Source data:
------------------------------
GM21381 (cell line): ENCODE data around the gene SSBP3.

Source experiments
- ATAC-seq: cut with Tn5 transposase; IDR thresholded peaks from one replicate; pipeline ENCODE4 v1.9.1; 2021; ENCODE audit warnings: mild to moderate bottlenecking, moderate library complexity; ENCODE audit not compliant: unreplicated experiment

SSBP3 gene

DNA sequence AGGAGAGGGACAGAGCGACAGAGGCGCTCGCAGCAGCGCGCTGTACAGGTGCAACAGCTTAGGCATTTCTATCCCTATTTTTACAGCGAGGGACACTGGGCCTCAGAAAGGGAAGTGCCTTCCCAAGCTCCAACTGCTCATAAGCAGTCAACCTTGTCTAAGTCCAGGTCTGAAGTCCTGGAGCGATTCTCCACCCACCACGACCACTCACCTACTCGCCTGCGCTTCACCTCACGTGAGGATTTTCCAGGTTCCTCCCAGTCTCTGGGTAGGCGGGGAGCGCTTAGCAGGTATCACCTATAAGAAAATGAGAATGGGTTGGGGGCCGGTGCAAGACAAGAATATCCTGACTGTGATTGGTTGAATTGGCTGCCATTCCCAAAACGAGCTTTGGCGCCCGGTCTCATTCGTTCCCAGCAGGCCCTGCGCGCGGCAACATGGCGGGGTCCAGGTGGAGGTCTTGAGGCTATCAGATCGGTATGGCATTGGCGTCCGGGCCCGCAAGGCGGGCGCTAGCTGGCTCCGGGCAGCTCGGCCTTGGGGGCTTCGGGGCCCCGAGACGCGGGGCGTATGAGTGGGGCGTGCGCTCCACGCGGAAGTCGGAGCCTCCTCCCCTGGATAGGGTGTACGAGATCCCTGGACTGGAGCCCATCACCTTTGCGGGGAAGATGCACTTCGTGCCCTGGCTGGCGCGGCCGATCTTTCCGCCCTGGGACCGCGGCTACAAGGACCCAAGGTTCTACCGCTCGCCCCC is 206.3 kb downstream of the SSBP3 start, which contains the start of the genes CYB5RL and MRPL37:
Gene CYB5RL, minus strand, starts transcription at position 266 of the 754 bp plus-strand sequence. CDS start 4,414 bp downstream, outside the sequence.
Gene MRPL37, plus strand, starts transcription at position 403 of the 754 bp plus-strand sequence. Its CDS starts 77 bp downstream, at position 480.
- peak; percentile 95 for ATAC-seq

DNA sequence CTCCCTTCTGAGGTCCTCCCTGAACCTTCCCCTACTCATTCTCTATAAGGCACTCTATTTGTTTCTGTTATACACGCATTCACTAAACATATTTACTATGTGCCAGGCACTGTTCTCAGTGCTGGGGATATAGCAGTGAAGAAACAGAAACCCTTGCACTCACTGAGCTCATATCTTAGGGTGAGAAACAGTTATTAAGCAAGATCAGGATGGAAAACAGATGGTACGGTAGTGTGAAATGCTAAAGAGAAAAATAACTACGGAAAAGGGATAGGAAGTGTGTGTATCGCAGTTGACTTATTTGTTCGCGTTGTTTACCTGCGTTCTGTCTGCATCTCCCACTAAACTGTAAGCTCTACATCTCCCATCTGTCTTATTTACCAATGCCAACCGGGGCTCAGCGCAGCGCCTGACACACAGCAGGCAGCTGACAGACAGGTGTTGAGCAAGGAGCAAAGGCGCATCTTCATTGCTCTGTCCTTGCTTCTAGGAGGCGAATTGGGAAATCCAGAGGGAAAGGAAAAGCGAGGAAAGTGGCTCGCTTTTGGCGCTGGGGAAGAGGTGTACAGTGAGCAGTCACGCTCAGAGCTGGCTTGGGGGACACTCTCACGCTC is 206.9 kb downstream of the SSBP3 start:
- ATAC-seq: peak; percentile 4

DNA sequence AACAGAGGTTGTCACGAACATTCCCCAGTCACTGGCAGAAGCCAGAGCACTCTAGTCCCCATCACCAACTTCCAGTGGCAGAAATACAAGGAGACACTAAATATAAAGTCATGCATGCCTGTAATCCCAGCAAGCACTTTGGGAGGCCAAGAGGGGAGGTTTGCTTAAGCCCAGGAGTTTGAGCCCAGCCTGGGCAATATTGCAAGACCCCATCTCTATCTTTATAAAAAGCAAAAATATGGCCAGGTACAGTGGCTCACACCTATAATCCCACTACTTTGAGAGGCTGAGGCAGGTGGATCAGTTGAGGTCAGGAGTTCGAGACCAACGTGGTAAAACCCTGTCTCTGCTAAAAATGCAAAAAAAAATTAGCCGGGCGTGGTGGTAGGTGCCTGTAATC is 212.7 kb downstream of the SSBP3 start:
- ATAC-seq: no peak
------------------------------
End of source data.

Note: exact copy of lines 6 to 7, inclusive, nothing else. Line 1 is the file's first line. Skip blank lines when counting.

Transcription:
Gene CYB5RL, minus strand, starts transcription at position 266 of the 754 bp plus-strand sequence. CDS start 4,414 bp downstream, outside the sequence.
Gene MRPL37, plus strand, starts transcription at position 403 of the 754 bp plus-strand sequence. Its CDS starts 77 bp downstream, at position 480.